This week, the Massachusetts Supreme Judicial Court (SJC) issued a decision that makes it easier to bring lawsuits under the Massachusetts Wage Act. In Depianti v. Jan-Pro Franchising International, Inc., the SJC held that a plaintiff’s failure to exhaust his administrative remedies by first filing a complaint with the Massachusetts Attorney General was not a bar to pursuing a Wage Act claim in court. Further, interpreting Massachusetts’ employee misclassification statute, the SJC held that no contract between the plaintiff and defendant must exist for the plaintiff to assert a claim that the defendant misclassified him as an independent contractor rather than an employee.
In Depianti, the plaintiff, a janitorial cleaning service franchisee of the defendant, brought a class action in federal court against the defendant alleging, among other things, that the defendant had misclassified him as an independent contractor in violation of G.L. c. 149, § 148B, and violated various other Massachusetts wage statutes, including G.L. c. 149, §§ 148 and 150, and G.L. c. 151, §§ 1 and 1A. The plaintiff did not file a complaint with the Office of the Attorney General prior to filing suit. Further, the plaintiff obtained his franchise from an entity other than the defendant, a “regional master franchisee.” These two issues prompted the federal court to certify to the SJC two questions under the state wage and hour laws: (1) whether a plaintiff’s failure to file a complaint with the Attorney General prior to filing private action deprives a court of jurisdiction to consider the plaintiff’s claims under Massachusetts wage statutes and (2) whether a defendant can be liable for employee misclassification under G.L. c. 149, § 148B, where there was no service contract between the parties.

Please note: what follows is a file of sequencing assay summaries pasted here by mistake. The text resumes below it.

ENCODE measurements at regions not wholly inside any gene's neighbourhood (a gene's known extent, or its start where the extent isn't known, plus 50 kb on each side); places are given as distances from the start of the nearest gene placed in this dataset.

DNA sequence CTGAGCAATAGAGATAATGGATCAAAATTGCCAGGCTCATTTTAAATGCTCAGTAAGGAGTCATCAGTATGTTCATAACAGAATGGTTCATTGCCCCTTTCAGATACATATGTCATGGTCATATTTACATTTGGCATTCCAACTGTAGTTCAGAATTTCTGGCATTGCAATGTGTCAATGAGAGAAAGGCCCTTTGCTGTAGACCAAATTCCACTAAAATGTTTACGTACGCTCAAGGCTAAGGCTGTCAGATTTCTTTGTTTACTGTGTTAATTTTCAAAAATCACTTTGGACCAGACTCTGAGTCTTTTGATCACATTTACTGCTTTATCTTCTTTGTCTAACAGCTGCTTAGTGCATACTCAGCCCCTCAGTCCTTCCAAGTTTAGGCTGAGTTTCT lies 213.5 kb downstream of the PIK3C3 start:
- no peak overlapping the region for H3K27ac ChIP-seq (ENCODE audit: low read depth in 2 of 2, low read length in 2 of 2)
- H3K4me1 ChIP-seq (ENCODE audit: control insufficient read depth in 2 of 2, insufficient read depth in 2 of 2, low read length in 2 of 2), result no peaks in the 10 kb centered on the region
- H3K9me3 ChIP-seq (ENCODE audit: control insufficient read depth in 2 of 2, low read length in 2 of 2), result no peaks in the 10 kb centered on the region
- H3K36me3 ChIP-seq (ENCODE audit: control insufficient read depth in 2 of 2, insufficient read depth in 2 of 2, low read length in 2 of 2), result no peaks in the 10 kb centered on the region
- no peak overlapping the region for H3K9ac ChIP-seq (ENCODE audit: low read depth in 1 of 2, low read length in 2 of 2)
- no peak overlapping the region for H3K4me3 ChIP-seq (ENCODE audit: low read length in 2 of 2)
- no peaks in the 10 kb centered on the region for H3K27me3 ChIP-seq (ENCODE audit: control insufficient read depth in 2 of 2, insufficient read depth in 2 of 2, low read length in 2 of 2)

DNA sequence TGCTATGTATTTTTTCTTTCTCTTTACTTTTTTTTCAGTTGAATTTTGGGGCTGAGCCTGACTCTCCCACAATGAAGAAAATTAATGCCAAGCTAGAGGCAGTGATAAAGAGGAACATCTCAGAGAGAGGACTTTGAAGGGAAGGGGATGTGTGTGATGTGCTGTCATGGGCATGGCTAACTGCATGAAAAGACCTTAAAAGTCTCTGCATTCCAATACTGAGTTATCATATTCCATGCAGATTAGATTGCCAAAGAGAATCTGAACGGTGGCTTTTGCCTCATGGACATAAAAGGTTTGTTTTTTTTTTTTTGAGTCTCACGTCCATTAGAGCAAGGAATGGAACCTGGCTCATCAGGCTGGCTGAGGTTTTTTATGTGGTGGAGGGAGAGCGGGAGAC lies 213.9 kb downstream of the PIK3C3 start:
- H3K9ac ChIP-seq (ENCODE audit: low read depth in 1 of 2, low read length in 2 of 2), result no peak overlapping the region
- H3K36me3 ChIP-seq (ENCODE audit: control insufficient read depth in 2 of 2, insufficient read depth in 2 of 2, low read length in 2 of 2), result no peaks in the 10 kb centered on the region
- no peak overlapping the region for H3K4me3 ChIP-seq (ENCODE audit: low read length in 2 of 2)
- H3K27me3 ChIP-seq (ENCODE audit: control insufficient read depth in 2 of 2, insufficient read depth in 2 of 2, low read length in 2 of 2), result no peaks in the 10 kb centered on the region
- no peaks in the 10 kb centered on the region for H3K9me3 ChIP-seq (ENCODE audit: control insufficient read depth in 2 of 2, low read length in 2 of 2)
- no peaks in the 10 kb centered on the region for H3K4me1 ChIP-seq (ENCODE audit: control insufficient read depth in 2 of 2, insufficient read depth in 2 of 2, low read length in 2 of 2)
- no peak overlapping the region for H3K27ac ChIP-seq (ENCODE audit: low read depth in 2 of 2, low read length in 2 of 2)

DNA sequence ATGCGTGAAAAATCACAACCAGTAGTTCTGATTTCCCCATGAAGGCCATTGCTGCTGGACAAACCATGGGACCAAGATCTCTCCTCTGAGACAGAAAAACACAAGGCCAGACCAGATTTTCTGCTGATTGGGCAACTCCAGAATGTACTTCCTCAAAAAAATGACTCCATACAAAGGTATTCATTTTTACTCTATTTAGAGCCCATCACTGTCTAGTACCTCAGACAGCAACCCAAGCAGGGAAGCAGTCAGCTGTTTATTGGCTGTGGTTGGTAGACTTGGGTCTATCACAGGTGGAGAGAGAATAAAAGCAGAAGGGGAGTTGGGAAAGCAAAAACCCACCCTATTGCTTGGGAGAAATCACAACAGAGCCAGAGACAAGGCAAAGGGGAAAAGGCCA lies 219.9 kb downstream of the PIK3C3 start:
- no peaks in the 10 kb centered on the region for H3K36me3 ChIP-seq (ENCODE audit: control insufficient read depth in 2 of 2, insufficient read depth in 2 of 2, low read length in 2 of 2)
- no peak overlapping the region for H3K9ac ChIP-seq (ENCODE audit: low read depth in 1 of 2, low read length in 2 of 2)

As to first question, the SJC held that the failure to file a complaint with the Attorney General before filing a private lawsuit for violations of the Wage Act does not deprive a court of jurisdiction to consider the plaintiff’s claims, at least where the Attorney General is notified of the suit during its pendency. The SJC reasoned that the failure to file a complaint with the Attorney General prior to filing suit does not interfere with the accomplishment of the purposes of § 150. According to the SJC, the requirement that a plaintiff first file a complaint with the Attorney General prior to filing a private action is simply intended to provide notice to the Attorney General so that she may investigate and prosecute violations of the wage statutes at her own discretion. If the Attorney General is notified of the claims after the lawsuit is initiated, the purposes of the statute are still accomplished because she may still pursue an enforcement action after the private action has been filed. The Court also explained that the defendant was not prejudiced because the lawsuit was filed within the three-year statute of limitations.
As to the second question, the SJC held that no contract between the parties is required for the defendant to be held liable for violating Massachusetts’ employee misclassification law. Looking to the statute, the SJC found no language limiting its application to situations where the putative employer and employee entered into a contract. The SJC also found that so limiting the statute’s applicability would undermine its broad remedial purposes, as it would permit an employer to escape its statutory obligations through arrangements that distance itself from its putative employees. The SJC found that any reference to a “contract for performance of service” in § 148B(a)(1) merely reflected the Legislature’s failure to imagine a possibility where an entity that did not have contract with the plaintiff may be the agent of misclassification, not a legislative intent to excuse a putative employer from liability where it was not the entity that contracted with the plaintiff.
The decision in Depianti is yet another court decision interpreting the Wage Act in favor of employees. The impact of the decision is that employers have fewer defenses to claims under the statute. Plus, employers risk having to pay triple damages, interest, and attorneys’ fees for violations of the Wage Act.